top of page


If you missed yesterday’s reflection, you might read it as a preparation for today’s about Jesus as a master storyteller. But not necessary, because his stories stand alone with simplicity, clarity, down to earth and yet transcendental and often with an element of exaggeration. Imagine a twinkle in his eye as he told them to the people seated entranced in front of him. He might not have been a stand-up comic but it’s hard to imagine him as being solemn in person as he has come to be seen.
His message, the theme that runs through all his teaching and epitomises his life and personality, could be summarised as the ‘kingdom of heaven’. This is not exclusively within us or outside us, it is not a place or a reward. It is what it is and many different parables and his life-story birth, death and resurrection describe it. Why not take these two as an exercise in listening to the storyteller?
The kingdom of heaven is like a man who found a treasure buried in a field. He buried it again and for sheer joy went and sold everything he had.
Again, he said, the kingdom of heaven is like a merchant looking for fine pearls. When he found one of immense value, he sold everything he had and bought it.
They have much in common: finding, selling everything, buying. These are things we can understand from ordinary life even if the ‘everything’ is a bit over the top. Are they saying exactly the same thing? Kind of. But from greatly different perspectives. What’s the difference? Warning, spoiler ahead (or one kind of spoiler).
To work on it yourself ask yourself about the first parable and the lucky man who found the treasure: imagine how he found it; why did he bury it again?; what made him so joyful as to sell everything?; what does buying mean? Same questions about the merchant. Any reason why it does not say that the merchant was ‘joyful’?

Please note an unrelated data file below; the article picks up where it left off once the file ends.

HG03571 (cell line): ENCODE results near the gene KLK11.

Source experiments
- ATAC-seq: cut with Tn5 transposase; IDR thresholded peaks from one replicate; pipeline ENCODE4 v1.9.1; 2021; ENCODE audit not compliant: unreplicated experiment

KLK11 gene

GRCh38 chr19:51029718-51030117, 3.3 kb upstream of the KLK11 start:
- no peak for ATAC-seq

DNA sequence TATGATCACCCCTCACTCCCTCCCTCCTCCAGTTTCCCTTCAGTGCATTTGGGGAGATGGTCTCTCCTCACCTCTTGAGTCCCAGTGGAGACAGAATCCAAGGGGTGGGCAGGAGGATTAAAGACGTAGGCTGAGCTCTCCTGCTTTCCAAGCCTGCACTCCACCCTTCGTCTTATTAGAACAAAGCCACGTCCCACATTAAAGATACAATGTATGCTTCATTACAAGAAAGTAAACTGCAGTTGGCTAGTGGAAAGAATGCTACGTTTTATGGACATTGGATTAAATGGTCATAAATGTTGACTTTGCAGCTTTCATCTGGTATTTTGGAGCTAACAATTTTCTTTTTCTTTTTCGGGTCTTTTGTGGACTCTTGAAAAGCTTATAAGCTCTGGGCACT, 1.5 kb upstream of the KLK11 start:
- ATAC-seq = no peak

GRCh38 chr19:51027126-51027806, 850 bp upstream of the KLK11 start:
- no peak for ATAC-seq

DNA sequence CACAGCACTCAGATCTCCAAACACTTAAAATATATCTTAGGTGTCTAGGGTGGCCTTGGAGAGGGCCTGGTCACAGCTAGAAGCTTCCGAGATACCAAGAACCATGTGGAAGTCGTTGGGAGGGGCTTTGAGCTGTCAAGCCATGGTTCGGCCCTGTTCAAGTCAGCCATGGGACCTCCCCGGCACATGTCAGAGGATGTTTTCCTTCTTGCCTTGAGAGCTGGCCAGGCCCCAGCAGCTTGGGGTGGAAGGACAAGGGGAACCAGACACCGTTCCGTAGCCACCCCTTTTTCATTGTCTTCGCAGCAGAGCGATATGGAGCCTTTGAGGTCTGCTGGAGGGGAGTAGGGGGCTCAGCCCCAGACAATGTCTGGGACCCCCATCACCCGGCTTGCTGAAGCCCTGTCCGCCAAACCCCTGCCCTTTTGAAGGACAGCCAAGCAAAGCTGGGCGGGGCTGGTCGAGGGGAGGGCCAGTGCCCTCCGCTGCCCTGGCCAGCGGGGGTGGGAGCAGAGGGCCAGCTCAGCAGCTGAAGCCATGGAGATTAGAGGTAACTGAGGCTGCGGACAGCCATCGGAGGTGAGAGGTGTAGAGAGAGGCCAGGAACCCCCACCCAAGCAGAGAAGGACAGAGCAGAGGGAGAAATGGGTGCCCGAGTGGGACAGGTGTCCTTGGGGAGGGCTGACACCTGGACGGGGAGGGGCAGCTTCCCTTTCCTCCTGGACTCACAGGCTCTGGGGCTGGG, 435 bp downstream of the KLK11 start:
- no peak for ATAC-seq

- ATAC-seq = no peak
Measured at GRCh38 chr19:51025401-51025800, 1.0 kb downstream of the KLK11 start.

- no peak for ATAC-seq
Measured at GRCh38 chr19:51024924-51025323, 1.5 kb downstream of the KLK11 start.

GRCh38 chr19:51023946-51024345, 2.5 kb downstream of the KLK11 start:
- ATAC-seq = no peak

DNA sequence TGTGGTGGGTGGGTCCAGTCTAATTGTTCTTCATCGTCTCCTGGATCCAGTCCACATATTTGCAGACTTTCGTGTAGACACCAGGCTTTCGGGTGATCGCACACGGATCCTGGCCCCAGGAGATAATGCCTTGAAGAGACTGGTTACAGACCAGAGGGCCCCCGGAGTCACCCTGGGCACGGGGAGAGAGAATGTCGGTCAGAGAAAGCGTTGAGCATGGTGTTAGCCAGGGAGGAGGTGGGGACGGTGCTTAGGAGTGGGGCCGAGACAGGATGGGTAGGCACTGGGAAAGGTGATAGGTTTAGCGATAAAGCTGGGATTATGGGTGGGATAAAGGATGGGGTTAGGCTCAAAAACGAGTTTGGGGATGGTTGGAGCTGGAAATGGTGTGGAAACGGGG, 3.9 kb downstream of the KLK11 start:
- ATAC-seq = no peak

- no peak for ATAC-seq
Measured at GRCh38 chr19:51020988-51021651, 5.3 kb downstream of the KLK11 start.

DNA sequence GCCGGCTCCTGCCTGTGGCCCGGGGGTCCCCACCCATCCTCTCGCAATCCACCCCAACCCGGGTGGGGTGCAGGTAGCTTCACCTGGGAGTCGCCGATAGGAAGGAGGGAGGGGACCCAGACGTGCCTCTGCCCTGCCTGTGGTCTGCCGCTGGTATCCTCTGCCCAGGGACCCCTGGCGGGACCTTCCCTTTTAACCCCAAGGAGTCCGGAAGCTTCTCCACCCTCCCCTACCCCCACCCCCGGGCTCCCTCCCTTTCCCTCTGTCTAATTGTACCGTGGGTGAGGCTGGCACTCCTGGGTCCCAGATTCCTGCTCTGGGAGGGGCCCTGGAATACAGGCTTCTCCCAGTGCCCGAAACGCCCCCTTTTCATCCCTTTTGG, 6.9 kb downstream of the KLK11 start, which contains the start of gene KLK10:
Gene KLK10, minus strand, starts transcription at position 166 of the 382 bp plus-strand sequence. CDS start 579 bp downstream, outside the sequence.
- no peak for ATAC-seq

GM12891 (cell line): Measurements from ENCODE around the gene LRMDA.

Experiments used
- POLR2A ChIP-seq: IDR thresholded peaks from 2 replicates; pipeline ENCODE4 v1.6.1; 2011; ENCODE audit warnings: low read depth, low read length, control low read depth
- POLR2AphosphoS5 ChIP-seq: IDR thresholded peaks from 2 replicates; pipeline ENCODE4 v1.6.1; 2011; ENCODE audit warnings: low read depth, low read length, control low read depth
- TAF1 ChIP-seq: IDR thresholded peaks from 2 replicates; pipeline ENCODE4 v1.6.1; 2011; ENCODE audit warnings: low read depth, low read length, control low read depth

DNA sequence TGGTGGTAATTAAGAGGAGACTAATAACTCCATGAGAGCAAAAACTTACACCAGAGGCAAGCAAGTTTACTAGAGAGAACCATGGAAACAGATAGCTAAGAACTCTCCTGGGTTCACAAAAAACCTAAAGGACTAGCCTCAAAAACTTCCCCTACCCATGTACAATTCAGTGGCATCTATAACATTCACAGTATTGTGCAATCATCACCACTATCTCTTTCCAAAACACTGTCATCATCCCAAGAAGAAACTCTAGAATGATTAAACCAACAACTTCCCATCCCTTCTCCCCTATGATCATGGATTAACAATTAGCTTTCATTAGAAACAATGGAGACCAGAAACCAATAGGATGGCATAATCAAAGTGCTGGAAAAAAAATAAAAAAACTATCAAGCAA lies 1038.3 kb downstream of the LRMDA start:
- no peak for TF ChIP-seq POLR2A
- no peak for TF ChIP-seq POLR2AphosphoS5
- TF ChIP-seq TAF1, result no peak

I leave the questions for you. Except one, what is the big difference of perspective in this descriptions of the kingdom experience? It seems that in the first parable the man found the treasure by chance, as happens still today, for example, when farmers dig up a treasure buried from marauders centuries ago. But in the next parable, alike in many ways, the big difference is that the finding of the pearl is part of the daily work and routine of the merchant. The finding of the pearl may still be a joyful surprise but it is parallel to the experience of the first one. Nevertheless, both may feel immensely grateful and feel it as the work of grace.
Apply this to contemplative experience: the morning and evening routine work of daily meditation and the being taken by sheer surprise. Karl Rahner who thought the only real Christian of the future would be a mystic described the mystical in a way that includes ordinary people in daily life, in chance and daily routine: ‘genuine experience of God emerging from the very heart of our existence'.
I hope this two-in-one parable may help you see your day today as a parable that opens you to the kingdom.
Laurence Freeman
Lenten Reflections 2024
bottom of page